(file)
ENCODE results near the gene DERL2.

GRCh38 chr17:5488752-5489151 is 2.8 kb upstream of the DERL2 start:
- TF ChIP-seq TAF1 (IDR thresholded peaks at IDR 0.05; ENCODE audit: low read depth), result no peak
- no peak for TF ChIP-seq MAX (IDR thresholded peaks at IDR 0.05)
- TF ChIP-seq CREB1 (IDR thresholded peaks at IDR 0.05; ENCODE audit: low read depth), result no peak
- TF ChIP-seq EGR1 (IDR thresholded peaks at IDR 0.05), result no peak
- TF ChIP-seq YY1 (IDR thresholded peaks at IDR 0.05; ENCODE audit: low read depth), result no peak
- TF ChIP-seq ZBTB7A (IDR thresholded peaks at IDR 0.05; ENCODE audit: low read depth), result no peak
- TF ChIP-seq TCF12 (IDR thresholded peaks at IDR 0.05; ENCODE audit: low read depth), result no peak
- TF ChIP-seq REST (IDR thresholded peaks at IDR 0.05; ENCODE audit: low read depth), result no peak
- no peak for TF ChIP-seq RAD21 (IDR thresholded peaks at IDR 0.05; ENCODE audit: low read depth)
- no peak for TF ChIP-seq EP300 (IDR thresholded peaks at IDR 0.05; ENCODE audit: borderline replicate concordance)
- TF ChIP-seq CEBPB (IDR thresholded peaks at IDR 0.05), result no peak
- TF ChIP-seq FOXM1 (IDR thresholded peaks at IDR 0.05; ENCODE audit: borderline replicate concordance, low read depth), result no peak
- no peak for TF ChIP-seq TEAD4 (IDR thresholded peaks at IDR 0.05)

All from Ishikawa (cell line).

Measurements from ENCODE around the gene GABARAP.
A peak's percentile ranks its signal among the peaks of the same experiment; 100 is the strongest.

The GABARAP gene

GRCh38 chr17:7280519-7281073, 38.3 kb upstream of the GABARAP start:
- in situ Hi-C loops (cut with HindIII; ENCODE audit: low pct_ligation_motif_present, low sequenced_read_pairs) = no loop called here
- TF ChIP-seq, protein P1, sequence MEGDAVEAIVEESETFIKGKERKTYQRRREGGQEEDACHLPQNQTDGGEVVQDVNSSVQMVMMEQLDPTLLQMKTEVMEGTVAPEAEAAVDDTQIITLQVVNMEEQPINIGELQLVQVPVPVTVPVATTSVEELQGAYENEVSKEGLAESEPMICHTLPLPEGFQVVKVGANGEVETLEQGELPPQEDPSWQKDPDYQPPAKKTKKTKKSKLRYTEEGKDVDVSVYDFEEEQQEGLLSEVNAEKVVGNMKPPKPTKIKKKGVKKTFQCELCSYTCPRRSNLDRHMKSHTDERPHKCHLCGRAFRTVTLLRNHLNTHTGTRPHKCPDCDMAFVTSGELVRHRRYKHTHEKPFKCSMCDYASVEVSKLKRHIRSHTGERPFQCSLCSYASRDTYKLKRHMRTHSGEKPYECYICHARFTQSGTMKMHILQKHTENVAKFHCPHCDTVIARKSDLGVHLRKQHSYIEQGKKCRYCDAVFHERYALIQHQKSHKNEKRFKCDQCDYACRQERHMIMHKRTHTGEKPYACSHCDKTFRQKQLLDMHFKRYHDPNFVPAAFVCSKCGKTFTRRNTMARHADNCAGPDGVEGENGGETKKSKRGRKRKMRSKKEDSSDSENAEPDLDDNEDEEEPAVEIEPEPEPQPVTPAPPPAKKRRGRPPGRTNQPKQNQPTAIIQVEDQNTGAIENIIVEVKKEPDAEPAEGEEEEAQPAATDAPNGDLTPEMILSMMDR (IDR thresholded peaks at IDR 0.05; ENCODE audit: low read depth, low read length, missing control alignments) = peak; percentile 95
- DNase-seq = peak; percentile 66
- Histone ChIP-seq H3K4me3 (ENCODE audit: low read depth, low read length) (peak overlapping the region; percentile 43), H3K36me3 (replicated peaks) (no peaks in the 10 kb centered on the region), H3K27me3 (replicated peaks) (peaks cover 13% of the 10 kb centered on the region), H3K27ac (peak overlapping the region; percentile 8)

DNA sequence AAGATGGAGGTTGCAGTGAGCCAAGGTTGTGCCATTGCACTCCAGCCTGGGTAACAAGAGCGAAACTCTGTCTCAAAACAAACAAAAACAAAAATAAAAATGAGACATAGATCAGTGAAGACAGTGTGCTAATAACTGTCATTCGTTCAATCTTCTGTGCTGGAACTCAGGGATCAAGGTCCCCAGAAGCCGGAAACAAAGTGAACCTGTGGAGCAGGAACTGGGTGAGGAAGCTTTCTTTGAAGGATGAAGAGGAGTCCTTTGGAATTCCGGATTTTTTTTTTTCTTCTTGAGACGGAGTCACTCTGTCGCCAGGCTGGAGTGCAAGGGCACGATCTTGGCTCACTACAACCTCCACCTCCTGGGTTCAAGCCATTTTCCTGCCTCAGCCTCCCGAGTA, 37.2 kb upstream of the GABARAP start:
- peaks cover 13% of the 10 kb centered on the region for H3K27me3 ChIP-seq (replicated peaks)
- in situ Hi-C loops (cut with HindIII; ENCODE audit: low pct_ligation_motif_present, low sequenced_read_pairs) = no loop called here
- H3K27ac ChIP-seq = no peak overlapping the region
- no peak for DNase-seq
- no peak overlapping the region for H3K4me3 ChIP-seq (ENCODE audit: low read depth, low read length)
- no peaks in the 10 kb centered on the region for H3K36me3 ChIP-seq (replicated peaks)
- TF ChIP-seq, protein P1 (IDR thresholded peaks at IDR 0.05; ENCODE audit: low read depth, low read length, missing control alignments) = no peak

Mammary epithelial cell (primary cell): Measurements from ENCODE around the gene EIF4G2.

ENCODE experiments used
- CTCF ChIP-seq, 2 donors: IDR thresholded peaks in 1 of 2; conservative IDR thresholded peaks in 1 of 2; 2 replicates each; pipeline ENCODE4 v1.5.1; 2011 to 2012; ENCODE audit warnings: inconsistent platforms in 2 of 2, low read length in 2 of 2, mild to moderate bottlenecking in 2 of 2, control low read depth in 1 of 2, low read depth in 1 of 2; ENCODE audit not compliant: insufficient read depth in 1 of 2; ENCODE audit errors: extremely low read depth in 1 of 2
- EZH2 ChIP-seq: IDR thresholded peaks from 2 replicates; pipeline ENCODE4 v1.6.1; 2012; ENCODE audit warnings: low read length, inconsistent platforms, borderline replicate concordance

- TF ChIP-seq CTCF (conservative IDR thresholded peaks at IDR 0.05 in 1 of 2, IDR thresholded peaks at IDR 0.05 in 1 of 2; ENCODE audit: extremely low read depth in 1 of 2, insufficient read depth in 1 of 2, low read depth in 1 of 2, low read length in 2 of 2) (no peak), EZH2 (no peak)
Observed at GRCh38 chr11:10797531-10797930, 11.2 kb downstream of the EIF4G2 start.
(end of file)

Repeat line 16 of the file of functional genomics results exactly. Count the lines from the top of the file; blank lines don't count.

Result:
All from Ishikawa (cell line).